A few years ago, my employer sponsored a two-day management seminar and one of my take-aways from it was the rapidly spoken: “What we are now is the result of where we were when.”

“When” refers to what the presenter called a SEE, a Significant Emotional Event.

Most of my SEEs in the last few decades have come from homilies at Catholic Mass. Most recently, our priest explained that answering Jesus’ instruction that we forgive others is not about what we feel toward the other person, but rather about what we will ourselves to do. I fear I missed much of what else he said as I tried to ingest the concept of forgiving without feeling forgiveness.

My SEE was not suddenly understanding forgiveness; it was realizing I’d long thought it demanded things it does not. It does not demand ignoring, forgetting, accommodating, condoning, or accepting bad acts by others. It does not demand reconciliation or restoration of trust, respect, or affection. It does not demand pretending the wrong never happened. It does not demand that we modify our values, principles, or standards of right and wrong or that we allow ourselves to be abused by others.

Forgiveness does mean “letting go” of grudges, thoughts of retaliation and retribution, and especially of anger and hatred. Even when the offender has not asked for forgiveness nor acknowledged the wrong, we still should forgive for our own sake.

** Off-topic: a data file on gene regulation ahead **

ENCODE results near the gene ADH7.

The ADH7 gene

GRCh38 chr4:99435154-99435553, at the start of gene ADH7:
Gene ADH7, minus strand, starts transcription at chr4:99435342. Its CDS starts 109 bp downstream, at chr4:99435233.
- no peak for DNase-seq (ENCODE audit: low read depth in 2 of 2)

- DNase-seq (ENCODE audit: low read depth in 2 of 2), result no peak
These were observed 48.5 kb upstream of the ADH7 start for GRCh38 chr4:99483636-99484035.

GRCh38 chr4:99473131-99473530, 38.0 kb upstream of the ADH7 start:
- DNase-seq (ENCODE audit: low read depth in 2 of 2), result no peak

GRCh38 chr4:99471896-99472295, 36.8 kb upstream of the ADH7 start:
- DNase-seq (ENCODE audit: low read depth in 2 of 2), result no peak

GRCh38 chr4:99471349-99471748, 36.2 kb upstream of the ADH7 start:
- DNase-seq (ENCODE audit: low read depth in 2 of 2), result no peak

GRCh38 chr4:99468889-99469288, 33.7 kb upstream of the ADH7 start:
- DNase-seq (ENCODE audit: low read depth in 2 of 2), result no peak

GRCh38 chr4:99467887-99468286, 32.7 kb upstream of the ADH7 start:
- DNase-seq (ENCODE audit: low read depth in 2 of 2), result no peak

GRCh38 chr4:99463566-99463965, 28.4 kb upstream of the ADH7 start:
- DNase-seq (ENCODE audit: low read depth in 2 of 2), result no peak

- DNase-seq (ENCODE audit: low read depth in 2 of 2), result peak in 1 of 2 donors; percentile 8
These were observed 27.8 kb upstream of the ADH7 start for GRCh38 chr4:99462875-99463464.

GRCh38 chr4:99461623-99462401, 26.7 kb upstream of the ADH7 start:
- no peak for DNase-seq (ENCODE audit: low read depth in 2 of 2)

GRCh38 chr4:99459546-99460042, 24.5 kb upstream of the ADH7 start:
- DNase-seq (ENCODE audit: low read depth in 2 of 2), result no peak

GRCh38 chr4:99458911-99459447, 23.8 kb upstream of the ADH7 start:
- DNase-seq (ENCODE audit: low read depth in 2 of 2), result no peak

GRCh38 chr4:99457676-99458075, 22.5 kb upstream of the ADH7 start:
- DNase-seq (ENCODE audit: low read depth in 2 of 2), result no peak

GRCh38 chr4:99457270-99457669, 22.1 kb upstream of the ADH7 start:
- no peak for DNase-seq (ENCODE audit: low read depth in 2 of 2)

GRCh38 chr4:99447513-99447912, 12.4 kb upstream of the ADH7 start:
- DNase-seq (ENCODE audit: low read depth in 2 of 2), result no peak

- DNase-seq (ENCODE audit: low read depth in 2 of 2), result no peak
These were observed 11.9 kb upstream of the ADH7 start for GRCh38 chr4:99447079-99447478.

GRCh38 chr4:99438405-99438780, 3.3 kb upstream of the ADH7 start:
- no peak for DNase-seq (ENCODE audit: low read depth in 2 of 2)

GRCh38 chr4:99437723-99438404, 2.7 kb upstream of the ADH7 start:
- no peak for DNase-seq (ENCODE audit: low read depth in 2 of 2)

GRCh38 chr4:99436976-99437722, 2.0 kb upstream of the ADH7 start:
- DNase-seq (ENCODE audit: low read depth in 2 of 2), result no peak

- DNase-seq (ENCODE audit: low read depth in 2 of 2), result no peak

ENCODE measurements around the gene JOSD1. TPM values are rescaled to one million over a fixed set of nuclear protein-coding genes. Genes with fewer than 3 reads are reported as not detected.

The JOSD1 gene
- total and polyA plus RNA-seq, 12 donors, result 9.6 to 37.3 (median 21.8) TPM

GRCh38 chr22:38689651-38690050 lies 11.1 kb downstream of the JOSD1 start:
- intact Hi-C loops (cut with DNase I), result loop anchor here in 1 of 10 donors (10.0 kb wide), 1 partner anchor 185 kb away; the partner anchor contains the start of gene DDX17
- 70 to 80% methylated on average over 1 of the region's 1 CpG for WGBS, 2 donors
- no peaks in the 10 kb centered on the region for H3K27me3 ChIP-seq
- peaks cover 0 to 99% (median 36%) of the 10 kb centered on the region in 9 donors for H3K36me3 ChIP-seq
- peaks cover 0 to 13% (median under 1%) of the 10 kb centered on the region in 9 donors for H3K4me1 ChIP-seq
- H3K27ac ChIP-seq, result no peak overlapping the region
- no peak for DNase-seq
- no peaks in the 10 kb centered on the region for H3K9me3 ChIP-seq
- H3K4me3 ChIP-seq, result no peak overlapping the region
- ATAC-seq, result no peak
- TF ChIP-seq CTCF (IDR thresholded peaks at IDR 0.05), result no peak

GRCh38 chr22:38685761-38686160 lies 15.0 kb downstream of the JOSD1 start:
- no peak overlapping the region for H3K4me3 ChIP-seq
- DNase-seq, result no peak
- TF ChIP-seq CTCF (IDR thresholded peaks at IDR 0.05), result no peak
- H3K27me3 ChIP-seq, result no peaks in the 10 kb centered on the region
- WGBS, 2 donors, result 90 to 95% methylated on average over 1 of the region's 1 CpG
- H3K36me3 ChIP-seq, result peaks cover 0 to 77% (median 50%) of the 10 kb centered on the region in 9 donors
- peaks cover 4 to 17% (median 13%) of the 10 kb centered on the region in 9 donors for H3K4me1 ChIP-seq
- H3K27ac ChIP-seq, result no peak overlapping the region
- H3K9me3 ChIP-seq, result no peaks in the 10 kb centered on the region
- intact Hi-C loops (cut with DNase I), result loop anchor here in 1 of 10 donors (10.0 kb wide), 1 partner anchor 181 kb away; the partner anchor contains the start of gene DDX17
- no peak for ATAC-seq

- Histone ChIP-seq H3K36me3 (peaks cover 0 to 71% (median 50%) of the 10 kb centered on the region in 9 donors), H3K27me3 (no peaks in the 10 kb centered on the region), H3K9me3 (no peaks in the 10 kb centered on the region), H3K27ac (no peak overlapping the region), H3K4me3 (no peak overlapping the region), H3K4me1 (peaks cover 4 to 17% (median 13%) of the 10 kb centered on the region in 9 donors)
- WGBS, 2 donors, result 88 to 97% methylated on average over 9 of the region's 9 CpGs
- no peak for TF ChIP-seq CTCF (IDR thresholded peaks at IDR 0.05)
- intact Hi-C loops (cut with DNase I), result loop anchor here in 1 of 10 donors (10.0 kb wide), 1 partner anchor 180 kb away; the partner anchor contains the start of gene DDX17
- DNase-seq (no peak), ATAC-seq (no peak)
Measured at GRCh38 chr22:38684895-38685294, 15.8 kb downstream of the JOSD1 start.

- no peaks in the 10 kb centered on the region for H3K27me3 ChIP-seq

Nurturing anger, plotting vengeance, and speaking disparagingly only destroys our own peace and enjoyment of life. The offender remains happily unaffected, changing nothing about his behavior. Worse, we surely offend others by our own bad behavior. If we remember what forgiveness is and what it is not, it becomes much more rational and perhaps we all would be more inclined to practice it.

The lack of forgiveness is, I believe, the root of so much that is wrong in our world today. We have groups formed for no purpose other than manufacturing and nurturing hatred. We have a media that deliberately inflames hatred, not for profit but as a political strategy.

Lately, we have witnessed hate groups staging “protests” to legitimize rioting, vandalism, and assault simply to suppress disagreement with their beliefs or political goals. These are the inevitable consequences of individuals, institutions, and our society not forgiving as Jesus prescribed.

If we accept that we are imperfect, we should find it easier to forgive others’ imperfections. If we observe the wisdom in the Bible’s advice* to “not be quick to take offense, for the taking of offense lodges in the bosom of fools,” perhaps we’d all give less offense by feigning our own.

Perhaps, even more importantly, if we did will ourselves to forgive, then we’d see how absurd are the thoughts and acts of terrorists and how pathetic and unsympathetic are the protests, rants, and riots staged by the grievance industry in this country.

None of us has the power to change others’ thoughts or behavior, but we do have the power to change our own. Not only do we have that power, we have that obligation to ourselves, to our neighbors, and to God, whether we include Him in our lives or not.

Be the example that might prompt someone else to do the same.
*Ecclesiastes 7:9

By Ken Frederic for Another View, a Maine Press Association award-winning column by a group of conservative people who meet regularly to discuss timely issues.